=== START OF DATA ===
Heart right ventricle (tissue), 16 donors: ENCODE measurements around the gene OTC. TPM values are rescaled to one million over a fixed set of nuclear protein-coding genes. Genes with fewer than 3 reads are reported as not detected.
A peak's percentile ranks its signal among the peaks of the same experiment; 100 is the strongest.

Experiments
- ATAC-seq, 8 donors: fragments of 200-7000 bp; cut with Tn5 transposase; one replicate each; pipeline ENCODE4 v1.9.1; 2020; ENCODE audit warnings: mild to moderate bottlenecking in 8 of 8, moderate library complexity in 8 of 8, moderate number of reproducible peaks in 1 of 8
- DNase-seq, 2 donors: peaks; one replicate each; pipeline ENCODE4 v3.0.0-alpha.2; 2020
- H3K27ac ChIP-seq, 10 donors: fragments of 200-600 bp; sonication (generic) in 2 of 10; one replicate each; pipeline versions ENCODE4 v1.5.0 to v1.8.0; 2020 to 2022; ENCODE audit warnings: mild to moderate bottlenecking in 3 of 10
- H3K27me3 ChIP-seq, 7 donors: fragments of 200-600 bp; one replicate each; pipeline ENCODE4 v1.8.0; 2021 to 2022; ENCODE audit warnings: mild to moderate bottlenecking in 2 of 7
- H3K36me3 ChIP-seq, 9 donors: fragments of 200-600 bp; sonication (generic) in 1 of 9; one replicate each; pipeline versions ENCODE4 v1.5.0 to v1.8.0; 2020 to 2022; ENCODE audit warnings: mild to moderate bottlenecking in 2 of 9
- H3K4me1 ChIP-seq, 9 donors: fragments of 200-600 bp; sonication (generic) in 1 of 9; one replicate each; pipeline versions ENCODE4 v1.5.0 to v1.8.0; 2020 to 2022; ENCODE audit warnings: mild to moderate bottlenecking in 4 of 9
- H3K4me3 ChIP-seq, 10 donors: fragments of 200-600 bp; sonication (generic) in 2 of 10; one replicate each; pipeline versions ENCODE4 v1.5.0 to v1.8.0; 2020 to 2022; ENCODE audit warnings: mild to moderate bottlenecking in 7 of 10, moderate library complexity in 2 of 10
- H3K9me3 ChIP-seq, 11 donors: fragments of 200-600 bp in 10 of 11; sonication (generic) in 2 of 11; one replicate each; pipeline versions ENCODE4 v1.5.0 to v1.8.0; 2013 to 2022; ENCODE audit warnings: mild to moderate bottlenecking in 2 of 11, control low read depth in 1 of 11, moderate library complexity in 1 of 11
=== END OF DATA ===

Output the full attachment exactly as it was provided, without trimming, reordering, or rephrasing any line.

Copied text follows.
Heart right ventricle (tissue), 16 donors: ENCODE measurements around the gene OTC. TPM values are rescaled to one million over a fixed set of nuclear protein-coding genes. Genes with fewer than 3 reads are reported as not detected.
A peak's percentile ranks its signal among the peaks of the same experiment; 100 is the strongest.

Experiments
- ATAC-seq, 8 donors: fragments of 200-7000 bp; cut with Tn5 transposase; one replicate each; pipeline ENCODE4 v1.9.1; 2020; ENCODE audit warnings: mild to moderate bottlenecking in 8 of 8, moderate library complexity in 8 of 8, moderate number of reproducible peaks in 1 of 8
- DNase-seq, 2 donors: peaks; one replicate each; pipeline ENCODE4 v3.0.0-alpha.2; 2020
- H3K27ac ChIP-seq, 10 donors: fragments of 200-600 bp; sonication (generic) in 2 of 10; one replicate each; pipeline versions ENCODE4 v1.5.0 to v1.8.0; 2020 to 2022; ENCODE audit warnings: mild to moderate bottlenecking in 3 of 10
- H3K27me3 ChIP-seq, 7 donors: fragments of 200-600 bp; one replicate each; pipeline ENCODE4 v1.8.0; 2021 to 2022; ENCODE audit warnings: mild to moderate bottlenecking in 2 of 7
- H3K36me3 ChIP-seq, 9 donors: fragments of 200-600 bp; sonication (generic) in 1 of 9; one replicate each; pipeline versions ENCODE4 v1.5.0 to v1.8.0; 2020 to 2022; ENCODE audit warnings: mild to moderate bottlenecking in 2 of 9
- H3K4me1 ChIP-seq, 9 donors: fragments of 200-600 bp; sonication (generic) in 1 of 9; one replicate each; pipeline versions ENCODE4 v1.5.0 to v1.8.0; 2020 to 2022; ENCODE audit warnings: mild to moderate bottlenecking in 4 of 9
- H3K4me3 ChIP-seq, 10 donors: fragments of 200-600 bp; sonication (generic) in 2 of 10; one replicate each; pipeline versions ENCODE4 v1.5.0 to v1.8.0; 2020 to 2022; ENCODE audit warnings: mild to moderate bottlenecking in 7 of 10, moderate library complexity in 2 of 10
- H3K9me3 ChIP-seq, 11 donors: fragments of 200-600 bp in 10 of 11; sonication (generic) in 2 of 11; one replicate each; pipeline versions ENCODE4 v1.5.0 to v1.8.0; 2013 to 2022; ENCODE audit warnings: mild to moderate bottlenecking in 2 of 11, control low read depth in 1 of 11, moderate library complexity in 1 of 11